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Marine Ecology Progress Series

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MEPS 642:207-225 (2020)  -  DOI: https://doi.org/10.3354/meps13339

Links in the trophic chain: modeling functional relationships between in situ oceanography, krill, and blue whale distribution under different oceanographic regimes

Dawn R. Barlow1,*, Kim S. Bernard2, Pablo Escobar-Flores3, Daniel M. Palacios4, Leigh G. Torres1

1Geospatial Ecology of Marine Megafauna Lab, Marine Mammal Institute, and Department of Fisheries and Wildlife, Oregon State University, Newport, Oregon 97365, USA
2College of Earth, Ocean, and Atmospheric Sciences, Oregon State University, Corvallis, Oregon 97331, USA
3National Institute of Water and Atmospheric Sciences, Ltd., Wellington 6021, New Zealand
4Marine Mammal Institute, and Department of Fisheries and Wildlife, Oregon State University, Newport, Oregon 97365, USA
*Corresponding author:

ABSTRACT: The response of marine predators to global climate change and shifting ocean conditions is tightly linked with their environment and prey. Environmental data are frequently used as proxies for prey availability in marine predator distribution models, as the ephemeral nature of prey makes sampling difficult. For this reason, the functional, ecological links between environment, prey, and predator are rarely described or explicitly tested. We used 3 years of vessel-based whale survey data paired with oceanographic sampling and hydroacoustic backscatter to model trophic relationships between water column structure, krill availability, and blue whale Balaenoptera musculus brevicauda distribution in New Zealand’s South Taranaki Bight region under typical (2014 and 2017) and warm (2016) austral summer oceanographic regimes. The warm regime was characterized by a shallower mixed layer, and a stronger, thicker, and warmer thermocline. Boosted regression tree models showed that krill metrics predicted blue whale distribution (typical regime = 36% versus warm regime = 64% cross-validated deviance explained) better than oceanography (typical regime = 19% versus warm regime = 31% cross-validated deviance explained). However, oceanographic features that predicted more krill aggregations (typical regime) and higher krill density (warm regime) aligned closely with the features that predicted higher probability of blue whale presence in each regime. Therefore, this study confirms that environmental drivers of prey availability can serve as suitable proxies for blue whale distribution. Considering changing ocean conditions that may influence the distribution of marine predators, these findings emphasize the need for models based on functional relationships, and calibrated across a broad range of conditions, to inform effective conservation management.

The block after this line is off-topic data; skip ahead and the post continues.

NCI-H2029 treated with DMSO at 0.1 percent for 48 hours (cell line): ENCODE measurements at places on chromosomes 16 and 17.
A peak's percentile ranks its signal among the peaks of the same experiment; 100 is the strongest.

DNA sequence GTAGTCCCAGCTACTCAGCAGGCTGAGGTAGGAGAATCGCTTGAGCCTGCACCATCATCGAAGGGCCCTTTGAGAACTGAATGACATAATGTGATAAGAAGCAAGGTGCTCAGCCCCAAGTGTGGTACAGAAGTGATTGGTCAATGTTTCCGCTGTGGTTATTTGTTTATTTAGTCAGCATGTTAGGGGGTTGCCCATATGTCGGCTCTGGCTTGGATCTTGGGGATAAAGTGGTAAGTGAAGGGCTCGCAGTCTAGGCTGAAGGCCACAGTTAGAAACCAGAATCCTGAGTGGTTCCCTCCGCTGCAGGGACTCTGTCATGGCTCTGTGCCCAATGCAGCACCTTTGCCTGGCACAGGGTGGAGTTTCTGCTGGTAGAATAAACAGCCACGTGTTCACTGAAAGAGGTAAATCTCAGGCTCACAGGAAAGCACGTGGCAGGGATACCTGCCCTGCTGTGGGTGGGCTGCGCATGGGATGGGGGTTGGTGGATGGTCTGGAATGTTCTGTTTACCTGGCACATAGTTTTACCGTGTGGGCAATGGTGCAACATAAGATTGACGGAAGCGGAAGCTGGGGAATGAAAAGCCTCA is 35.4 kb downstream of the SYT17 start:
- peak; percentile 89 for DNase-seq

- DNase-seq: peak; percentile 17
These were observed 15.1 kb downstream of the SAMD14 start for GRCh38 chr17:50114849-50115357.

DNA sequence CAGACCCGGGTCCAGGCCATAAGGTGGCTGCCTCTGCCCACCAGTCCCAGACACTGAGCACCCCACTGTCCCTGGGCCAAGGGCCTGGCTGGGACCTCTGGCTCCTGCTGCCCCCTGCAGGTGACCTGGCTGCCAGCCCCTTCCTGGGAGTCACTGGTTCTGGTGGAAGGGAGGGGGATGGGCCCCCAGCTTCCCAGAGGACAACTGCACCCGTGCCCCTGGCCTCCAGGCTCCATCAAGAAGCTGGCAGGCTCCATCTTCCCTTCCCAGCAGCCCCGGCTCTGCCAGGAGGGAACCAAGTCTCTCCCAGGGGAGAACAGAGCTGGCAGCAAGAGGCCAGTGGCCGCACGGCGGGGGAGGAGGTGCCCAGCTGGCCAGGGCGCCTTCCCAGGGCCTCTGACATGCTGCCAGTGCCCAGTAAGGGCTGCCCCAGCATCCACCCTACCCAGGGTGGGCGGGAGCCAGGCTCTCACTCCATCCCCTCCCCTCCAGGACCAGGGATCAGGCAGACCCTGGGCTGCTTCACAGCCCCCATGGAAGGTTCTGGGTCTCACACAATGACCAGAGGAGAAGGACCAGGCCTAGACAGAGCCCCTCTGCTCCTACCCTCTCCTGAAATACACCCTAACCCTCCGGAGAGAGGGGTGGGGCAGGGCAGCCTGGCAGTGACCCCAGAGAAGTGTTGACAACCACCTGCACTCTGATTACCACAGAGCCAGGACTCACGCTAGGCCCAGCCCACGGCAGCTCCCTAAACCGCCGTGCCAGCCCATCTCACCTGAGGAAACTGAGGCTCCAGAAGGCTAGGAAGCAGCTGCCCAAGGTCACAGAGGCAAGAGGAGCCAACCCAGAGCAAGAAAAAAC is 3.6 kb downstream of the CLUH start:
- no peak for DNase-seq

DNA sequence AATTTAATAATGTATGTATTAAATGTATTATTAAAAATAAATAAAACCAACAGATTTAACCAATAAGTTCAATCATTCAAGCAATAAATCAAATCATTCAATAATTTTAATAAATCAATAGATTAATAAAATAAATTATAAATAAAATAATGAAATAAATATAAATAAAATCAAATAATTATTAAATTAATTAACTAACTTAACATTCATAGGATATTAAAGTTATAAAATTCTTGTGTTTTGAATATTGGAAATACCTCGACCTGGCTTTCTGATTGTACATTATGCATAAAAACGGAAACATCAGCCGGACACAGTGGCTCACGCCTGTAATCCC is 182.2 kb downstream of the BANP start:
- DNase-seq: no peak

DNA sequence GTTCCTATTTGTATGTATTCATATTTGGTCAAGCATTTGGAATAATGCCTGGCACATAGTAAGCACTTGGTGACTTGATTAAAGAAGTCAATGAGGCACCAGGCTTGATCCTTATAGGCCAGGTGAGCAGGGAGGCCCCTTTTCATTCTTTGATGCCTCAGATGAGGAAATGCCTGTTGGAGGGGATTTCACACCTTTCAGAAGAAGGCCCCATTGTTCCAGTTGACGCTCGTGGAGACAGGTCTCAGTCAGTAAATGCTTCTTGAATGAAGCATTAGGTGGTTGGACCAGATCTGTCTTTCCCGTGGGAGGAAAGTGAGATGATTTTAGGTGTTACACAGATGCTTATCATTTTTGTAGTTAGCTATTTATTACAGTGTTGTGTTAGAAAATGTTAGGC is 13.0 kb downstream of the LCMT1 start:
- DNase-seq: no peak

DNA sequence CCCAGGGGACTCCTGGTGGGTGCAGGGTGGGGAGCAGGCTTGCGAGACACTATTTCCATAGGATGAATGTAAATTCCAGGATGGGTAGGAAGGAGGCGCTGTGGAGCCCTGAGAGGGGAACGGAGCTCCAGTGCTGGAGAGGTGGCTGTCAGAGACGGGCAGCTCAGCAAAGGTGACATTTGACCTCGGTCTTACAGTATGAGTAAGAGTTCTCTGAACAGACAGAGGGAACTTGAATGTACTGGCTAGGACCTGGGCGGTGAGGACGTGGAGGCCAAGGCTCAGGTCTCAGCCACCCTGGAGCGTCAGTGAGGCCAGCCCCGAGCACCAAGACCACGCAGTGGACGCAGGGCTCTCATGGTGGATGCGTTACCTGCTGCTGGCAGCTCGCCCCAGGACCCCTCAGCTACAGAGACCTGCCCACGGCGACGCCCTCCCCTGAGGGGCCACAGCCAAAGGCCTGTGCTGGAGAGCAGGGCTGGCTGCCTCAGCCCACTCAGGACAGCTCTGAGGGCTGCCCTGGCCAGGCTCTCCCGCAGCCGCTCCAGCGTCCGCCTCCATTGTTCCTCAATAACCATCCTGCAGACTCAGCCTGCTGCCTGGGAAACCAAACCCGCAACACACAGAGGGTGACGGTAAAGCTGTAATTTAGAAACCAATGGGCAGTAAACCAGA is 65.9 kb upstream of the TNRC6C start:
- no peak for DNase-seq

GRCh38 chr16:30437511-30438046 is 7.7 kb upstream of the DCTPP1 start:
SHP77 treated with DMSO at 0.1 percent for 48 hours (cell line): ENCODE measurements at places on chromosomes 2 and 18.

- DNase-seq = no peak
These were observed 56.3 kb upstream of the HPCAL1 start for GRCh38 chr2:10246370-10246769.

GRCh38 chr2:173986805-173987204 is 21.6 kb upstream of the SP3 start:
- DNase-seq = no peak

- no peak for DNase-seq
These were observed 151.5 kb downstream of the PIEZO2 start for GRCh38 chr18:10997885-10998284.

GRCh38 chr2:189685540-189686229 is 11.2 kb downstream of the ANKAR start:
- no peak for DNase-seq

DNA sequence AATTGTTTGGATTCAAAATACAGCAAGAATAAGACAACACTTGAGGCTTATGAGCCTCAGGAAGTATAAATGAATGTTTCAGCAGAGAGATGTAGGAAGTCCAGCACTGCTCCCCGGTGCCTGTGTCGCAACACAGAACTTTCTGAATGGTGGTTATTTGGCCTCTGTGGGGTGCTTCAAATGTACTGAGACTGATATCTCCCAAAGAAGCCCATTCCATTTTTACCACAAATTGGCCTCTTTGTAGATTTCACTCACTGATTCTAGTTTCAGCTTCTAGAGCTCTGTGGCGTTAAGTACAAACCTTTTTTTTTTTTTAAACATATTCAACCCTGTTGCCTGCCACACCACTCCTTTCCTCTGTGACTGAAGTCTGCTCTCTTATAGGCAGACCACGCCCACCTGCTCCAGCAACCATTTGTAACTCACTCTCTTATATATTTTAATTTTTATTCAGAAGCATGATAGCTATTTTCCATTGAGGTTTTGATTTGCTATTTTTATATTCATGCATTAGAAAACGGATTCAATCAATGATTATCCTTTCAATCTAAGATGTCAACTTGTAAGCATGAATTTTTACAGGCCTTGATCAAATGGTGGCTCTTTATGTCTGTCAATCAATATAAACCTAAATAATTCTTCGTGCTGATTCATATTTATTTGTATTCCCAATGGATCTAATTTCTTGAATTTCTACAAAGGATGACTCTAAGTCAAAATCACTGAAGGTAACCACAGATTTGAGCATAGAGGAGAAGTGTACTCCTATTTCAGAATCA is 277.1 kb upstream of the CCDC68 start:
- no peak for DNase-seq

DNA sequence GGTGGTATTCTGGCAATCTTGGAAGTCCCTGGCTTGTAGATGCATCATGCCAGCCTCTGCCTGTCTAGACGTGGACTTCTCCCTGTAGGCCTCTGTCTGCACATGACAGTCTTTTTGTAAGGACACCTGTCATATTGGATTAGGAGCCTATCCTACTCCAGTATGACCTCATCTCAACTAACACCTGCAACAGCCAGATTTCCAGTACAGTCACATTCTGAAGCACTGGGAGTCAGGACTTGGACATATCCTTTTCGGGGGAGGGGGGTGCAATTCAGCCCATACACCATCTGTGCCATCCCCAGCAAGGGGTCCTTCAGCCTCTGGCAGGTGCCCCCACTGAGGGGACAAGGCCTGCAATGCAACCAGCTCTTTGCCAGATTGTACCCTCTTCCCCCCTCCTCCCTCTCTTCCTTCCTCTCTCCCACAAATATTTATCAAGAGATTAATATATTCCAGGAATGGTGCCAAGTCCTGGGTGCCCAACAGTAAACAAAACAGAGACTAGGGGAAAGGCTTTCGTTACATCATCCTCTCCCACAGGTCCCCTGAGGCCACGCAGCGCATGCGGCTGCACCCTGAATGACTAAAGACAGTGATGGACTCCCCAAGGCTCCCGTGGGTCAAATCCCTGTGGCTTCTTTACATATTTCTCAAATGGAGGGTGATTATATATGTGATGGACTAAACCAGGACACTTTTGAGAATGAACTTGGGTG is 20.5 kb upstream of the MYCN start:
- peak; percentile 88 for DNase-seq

KEY WORDS: Species distribution modeling · Blue whale · Balaenoptera musculus · Krill · Oceanography · Boosted regression trees · Marine predators · New Zealand · Marine heatwave · Climate change


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Cite this article as: Barlow DR, Bernard KS, Escobar-Flores P, Palacios DM, Torres LG (2020) Links in the trophic chain: modeling functional relationships between in situ oceanography, krill, and blue whale distribution under different oceanographic regimes. Mar Ecol Prog Ser 642:207-225. https://doi.org/10.3354/meps13339

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